With regard to the last part of the hon. Gentleman's question concerning the conditions, I find no evidence whatever, alas, that our maintenance of the Simonstown base over the years has done anything to liberalise the policies of South Africa, and I have no reason to believe that there could be any change in the future on that. There is a balance of advantage here, but I think the House would be very foolish to be insensitive to opinion, not only in this country but elsewhere in Africa, which has regarded it as anomalous for us to continue using this base. There are other facilities in the Indian Ocean which we shall use on a commercial basis, and there is no reason to believe that we shall be inhibited in operating in the Indian Ocean as often as we want to—irrespective of whether the Suez Canal is open—by giving up the Simonstown base.

    Would the Minister give the House an undertaking that all military collaboration with South Africa, not just at Simonstown, will now cease? [HON. MEMBERS: "Why"] Because it is a racialist, apartheid State and because of the Labour Party's programme of 1973. My second question is this: does not "Project Advocaat", which is based on Simonstown, mean that British firms are supplying parts for a military communications scheme?

    In regard to the first question, I think that the decision to terminate this agreement, which has involved no difficulties with the South African Government, does mean an end to military collaboration with South Africa in the way that my hon. Friend has in mind.

    As far as the other project is concerned, I do not think I have anything further to add, other than to say that it has nothing whatsoever to do with NATO, nor am I aware of an involvement of the kind which my hon. Friend mentioned.

    Has not the right hon. Gentleman forgotten something? Surely it would be only fair and generous in a statement of this kind to pay tribute to the enormous help, cooperation and hospitality offered by the South African people in their ports to generations of Royal Navy ships on passage to and from the Far East?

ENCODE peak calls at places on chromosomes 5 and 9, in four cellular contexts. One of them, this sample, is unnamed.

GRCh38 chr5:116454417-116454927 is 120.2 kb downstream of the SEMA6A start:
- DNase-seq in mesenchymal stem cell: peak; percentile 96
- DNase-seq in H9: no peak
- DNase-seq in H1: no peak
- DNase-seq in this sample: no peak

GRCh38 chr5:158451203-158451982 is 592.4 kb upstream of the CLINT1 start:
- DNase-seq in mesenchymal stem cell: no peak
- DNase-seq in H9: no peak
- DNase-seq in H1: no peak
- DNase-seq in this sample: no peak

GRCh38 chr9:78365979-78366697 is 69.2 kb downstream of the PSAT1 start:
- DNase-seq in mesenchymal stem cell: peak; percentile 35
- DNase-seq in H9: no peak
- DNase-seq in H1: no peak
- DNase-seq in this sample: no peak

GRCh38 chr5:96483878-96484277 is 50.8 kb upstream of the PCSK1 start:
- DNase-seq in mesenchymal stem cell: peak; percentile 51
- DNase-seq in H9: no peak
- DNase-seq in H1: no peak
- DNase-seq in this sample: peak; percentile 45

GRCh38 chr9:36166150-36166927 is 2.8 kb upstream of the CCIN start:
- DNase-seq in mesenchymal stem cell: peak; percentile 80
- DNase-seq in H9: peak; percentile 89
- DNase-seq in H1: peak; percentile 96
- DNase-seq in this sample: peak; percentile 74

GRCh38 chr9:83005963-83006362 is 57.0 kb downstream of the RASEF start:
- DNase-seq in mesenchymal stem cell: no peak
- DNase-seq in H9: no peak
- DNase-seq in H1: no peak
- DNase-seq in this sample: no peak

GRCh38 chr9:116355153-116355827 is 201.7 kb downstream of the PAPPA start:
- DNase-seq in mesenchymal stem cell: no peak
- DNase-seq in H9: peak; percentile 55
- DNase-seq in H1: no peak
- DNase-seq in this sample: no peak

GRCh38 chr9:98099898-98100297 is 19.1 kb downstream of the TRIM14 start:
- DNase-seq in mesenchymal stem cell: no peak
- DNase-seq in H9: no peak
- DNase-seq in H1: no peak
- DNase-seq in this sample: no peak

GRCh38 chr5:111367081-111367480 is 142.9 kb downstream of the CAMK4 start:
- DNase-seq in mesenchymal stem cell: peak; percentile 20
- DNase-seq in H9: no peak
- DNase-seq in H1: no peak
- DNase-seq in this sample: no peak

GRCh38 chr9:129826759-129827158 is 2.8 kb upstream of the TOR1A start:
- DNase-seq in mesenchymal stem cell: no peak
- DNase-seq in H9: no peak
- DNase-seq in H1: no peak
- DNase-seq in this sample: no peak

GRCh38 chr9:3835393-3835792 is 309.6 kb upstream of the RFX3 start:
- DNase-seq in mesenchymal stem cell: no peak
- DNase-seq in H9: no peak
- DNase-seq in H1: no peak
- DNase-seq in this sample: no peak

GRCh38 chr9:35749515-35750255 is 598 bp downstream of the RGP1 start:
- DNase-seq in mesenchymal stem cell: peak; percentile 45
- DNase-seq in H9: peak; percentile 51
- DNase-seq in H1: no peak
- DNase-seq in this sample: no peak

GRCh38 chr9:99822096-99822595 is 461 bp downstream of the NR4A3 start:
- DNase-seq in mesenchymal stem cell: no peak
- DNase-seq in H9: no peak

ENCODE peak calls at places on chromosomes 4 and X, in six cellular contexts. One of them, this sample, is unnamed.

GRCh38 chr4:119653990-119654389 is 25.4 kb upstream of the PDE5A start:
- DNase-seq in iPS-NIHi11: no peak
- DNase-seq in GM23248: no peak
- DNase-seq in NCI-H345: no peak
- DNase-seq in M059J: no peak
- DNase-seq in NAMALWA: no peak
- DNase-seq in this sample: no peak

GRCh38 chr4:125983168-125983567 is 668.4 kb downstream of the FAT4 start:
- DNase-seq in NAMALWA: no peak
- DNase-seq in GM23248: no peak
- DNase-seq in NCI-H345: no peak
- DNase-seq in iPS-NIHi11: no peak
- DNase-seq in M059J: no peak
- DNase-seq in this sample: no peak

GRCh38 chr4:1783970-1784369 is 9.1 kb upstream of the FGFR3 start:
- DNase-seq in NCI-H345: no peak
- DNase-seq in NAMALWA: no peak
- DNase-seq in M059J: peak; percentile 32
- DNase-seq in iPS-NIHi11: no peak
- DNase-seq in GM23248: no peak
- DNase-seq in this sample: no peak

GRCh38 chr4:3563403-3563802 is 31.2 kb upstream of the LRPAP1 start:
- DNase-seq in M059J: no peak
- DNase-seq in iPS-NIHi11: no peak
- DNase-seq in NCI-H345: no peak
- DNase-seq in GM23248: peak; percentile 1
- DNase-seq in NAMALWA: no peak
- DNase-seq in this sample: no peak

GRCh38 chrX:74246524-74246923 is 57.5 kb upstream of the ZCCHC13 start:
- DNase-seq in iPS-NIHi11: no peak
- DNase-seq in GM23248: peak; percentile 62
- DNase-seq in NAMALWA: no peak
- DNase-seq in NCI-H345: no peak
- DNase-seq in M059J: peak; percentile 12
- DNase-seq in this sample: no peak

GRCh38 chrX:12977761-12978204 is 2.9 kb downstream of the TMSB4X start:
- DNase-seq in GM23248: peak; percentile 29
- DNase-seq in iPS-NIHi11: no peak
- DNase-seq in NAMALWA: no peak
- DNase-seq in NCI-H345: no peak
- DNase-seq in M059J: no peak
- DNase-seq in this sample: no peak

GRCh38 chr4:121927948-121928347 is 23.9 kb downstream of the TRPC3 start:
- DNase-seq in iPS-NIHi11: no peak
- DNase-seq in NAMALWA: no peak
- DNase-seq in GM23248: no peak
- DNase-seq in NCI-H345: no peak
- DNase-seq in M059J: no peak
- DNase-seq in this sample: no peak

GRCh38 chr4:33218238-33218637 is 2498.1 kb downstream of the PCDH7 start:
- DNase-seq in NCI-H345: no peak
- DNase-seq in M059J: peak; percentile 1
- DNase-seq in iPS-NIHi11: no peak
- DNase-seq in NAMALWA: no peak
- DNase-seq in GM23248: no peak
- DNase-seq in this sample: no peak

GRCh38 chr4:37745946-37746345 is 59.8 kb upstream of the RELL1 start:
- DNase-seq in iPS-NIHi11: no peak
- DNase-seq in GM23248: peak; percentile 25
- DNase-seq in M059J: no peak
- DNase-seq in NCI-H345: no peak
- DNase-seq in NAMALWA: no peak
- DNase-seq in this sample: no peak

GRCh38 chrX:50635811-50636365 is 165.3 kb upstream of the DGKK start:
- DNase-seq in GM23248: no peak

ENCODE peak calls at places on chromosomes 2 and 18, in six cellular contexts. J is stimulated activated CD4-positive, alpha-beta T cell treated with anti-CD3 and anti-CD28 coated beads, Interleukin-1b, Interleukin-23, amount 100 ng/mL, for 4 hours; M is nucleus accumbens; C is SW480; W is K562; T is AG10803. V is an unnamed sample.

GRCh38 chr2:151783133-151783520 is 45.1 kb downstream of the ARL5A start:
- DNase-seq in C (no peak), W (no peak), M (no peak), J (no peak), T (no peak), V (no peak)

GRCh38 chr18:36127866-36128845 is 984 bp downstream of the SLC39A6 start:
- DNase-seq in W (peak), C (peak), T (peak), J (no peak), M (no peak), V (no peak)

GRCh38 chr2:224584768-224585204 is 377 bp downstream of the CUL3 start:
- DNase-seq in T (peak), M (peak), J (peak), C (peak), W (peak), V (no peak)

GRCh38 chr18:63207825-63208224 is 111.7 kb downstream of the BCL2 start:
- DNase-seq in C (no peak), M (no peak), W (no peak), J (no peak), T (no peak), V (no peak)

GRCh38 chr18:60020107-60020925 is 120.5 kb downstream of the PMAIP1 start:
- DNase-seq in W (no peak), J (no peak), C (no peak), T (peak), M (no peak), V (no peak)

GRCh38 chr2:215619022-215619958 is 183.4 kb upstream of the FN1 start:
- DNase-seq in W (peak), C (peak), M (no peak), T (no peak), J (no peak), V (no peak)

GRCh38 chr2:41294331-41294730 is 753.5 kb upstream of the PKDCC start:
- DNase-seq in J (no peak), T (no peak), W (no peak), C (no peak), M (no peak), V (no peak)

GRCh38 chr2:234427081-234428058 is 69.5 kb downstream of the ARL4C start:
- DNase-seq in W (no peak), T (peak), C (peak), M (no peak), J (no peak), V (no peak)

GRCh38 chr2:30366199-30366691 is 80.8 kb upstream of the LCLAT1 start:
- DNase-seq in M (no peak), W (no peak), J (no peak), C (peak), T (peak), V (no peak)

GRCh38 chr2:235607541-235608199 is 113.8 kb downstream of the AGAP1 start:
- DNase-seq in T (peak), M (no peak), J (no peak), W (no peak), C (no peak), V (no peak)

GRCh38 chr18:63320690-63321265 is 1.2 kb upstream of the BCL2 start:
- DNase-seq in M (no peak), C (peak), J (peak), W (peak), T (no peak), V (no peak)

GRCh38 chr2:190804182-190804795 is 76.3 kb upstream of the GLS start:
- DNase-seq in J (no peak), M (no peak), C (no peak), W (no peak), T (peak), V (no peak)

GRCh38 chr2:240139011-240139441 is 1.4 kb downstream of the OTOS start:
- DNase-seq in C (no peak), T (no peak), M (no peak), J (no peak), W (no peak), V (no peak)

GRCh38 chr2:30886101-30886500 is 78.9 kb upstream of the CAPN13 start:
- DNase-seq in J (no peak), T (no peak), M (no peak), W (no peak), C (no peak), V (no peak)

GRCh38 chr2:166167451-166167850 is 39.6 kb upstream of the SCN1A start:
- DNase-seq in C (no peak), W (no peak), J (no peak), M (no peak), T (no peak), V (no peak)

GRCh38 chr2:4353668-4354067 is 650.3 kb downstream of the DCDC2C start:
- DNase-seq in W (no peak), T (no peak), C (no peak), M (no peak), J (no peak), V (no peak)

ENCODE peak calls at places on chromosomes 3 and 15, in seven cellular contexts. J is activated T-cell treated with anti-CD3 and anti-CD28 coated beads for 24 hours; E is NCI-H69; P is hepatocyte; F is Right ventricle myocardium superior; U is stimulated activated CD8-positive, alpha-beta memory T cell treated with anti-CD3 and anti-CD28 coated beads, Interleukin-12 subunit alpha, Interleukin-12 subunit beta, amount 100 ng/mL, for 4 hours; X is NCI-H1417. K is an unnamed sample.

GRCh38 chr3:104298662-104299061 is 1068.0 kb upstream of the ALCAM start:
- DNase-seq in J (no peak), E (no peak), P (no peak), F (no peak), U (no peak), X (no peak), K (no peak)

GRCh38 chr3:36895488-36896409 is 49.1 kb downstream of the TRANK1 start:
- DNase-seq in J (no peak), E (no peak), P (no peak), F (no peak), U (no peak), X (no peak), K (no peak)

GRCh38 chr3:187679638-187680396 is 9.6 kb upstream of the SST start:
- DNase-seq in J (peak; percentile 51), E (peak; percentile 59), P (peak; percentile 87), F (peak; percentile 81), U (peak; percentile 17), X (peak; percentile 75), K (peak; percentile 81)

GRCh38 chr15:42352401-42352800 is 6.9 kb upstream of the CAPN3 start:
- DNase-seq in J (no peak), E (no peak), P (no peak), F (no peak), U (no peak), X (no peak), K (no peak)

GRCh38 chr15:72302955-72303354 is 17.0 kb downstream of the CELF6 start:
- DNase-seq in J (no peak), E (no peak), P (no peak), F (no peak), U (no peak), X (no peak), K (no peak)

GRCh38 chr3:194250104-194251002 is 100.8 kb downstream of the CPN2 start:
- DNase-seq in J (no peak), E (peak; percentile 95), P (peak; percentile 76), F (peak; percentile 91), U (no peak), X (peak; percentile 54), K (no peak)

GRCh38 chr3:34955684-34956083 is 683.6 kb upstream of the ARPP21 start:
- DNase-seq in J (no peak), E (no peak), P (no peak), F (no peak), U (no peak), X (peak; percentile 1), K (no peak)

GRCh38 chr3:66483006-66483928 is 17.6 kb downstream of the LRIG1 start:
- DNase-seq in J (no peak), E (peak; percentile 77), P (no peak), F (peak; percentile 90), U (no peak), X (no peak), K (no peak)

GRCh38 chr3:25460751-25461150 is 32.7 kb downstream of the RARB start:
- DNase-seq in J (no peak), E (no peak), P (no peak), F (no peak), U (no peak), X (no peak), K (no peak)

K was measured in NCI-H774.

Secondly, will the right hon. Gentleman say whether he hopes in the future to receive continued help and co-operation from the South African Government to exert, especially on the intelligence side, the essential surveillance for the security of our overseas trade routes, whatever his right hon. and hon. Friends below the Gangway may say?

    Dealing with the hon. and gallant Gentleman's first point, certainly I am extremely happy to pay tribute to those individuals in South Africa—[Interruption]—which is what the hon. and gallant Gentleman said, who over the years, have offered hospitality generously to the crews of Her Majesty's ships. It is perfectly reasonable to do that at this time, and I am glad that the hon. and gallant Gentleman reminded me of it.

    As for the Cape route, we have discussed this on many occasions. In conducting our review of the Simonstown Agreement and in deciding to terminate it, we had in mind all our interests in that part of the world. In our debate a short time ago, I remember that we heard a very good speech by my hon. Friend the Member for Belper (Mr. MacFarquhar) illustrating the dangers of assuming that the maintenance of Simonstown had significant consequences for our own security. It has not.

    Will my right hon. Friend say a little more about the status of the so-called NATO study south of the Tropic of Cancer? Does he agree that the Simonstown Agreement is irrelevant to NATO? Surely what needs to be done in the circumstances is to strengthen the central front and the northern and southern flanks and not to provide for irrelevancies such as the Simonstown Agreement.